A little careful thought will show that unselfishness in its finest sense, the kind for which we must strive in our way of live, is not easy to reach or describe in detail. In the final analysis, it must gain for us the selfishness, which is our spiritual cornerstone, the real significance of our anonymity.
Proceeding with the question method of digesting the absolute, we suggest your ask yourself over and over again in judging what you are about to do, say, think, or decide. "How will this affect the other fellow?"
Our unselfishness must include not merely that which we do for others, but that which we do for ourselves. I once heard an old-timer say that this was a 100% selfish program in one respect, namely that we had to maintain our own sobriety and its quality before we could possibly help other in a maximum degree. Yet we know that we must give of ourselves to others in order to maintain our own sobriety, in a spirit of complete selflessness with no thought of reward. How do we put these two things together?.
Well for one thing, it points up that we shall gain in
direct proportion to the real help we give others. How many of us make hospital
calls simply because we think we need to do it to stay sober?. Those who think
only of their own need and who reflect little on the question- of doing the
fellow at the hospital some genuine good- are missing the boat. We know for we
used to make hospital calls in much the same way that we took vitamin pills.
Then one day in our early sobriety, we were asked to call on a female patient. There weren't enough gals to go around in those days and the men were called in to help. Never will we forget the anxiety on the way to that nursing home. And after nearly two hours of earnest talk we left one of the noblest women we will ever meet, worded about whether we had helped, or hurt, or perhaps had accomplished nothing at all. Some of her questions stayed with us. We thought of better answers later on, and
returned to see her several times.
We are helped on our long journey to unselfishness by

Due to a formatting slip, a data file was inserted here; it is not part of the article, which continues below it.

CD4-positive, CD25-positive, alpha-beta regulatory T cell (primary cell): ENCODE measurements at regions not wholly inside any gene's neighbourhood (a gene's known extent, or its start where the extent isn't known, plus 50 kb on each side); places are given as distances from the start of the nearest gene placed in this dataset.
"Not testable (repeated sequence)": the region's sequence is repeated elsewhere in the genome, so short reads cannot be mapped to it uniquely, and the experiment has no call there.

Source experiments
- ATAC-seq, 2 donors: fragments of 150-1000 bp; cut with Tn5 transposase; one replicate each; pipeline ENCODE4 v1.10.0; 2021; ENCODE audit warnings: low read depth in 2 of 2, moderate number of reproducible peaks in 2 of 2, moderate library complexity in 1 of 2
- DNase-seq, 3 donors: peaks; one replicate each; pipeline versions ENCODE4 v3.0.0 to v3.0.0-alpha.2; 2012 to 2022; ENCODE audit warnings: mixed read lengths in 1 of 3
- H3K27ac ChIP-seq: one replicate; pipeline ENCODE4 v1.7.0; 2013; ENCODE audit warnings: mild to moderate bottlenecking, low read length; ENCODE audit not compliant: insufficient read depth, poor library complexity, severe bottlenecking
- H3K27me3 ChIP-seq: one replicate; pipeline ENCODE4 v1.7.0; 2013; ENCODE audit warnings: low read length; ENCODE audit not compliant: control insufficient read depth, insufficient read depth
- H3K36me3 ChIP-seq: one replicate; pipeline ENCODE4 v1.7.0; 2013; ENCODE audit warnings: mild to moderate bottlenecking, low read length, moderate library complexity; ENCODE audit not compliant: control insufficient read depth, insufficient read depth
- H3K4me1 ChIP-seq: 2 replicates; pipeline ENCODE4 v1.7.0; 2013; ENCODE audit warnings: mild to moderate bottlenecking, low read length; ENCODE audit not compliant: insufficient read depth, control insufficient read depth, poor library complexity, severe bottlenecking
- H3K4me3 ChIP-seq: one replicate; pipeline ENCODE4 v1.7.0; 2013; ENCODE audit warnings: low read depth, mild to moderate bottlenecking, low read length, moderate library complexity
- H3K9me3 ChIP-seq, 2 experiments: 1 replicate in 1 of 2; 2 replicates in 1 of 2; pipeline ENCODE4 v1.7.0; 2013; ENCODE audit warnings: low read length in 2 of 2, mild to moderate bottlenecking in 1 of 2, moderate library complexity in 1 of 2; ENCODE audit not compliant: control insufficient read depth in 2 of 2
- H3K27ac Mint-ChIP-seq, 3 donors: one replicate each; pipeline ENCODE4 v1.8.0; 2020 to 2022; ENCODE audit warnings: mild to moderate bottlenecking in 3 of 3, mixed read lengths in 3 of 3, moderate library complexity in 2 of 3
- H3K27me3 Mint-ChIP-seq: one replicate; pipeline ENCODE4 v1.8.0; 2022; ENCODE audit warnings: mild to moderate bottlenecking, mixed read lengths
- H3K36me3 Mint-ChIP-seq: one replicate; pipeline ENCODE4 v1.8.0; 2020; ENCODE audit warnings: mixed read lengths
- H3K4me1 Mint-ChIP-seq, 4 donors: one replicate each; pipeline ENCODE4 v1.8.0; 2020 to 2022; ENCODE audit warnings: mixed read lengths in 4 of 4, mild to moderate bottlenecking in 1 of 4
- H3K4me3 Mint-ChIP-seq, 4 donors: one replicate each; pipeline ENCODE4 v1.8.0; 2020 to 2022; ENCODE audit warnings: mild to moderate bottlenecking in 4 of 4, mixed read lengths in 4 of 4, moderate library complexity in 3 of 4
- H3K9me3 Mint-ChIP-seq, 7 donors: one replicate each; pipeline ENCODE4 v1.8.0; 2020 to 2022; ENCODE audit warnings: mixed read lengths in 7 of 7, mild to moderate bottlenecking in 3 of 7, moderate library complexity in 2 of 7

our great mission of understanding, which sometimes seems as precious as the
gift of sobriety itself. But the quality cannot be confined alone to that which
we do for others. We must be unselfish even in our pursuits of self-
preservation. Not the least of our aid to others comes from the examples of our
Is there any protection against that first drink which equals our thought of what it may do to others, those whose unselfish love guided us in the beginning, and those whom we in turn guided later on? We are again reminded of the lat verse of an anonymous poem. "1 must remember as I go Though sober days, both high and low, What I must always seem to be For him who always follows me.
We often learn more by questions, than by answers. Did you ever hear a question that caused you to think for days or even weeks? The questions which have no easy answer are often the key to the truth. However, in this series on the four Absolutes, we are concerned with the questions we should be asking ourselves over and over again in life.
The integrity of our answers to these questions will determine the quality of our life, may even determine the continuance of our sobriety.
A good question to ask ourselves on love might be, "Is it ugly or is it beautiful?" We are experts on ugliness. We have really been there. We are not experts on beauty but we have tasted a little, and we are hungry for more. Love is beauty. Coming from the depths of fear, physical agony, mental torture and spiritual starvation, we feel completely unloved, impregnated with self-pity, poisoned by resentment, and devoured by a prideful ego which with alcohol has brought complete blindness. We receive understanding and love from strangers and we make progress as we in turn give it to new strangers. It's as simple
as that. Fortunately for us love is inspiring from the very beginning, even in kindergarten, which is where many of us still are.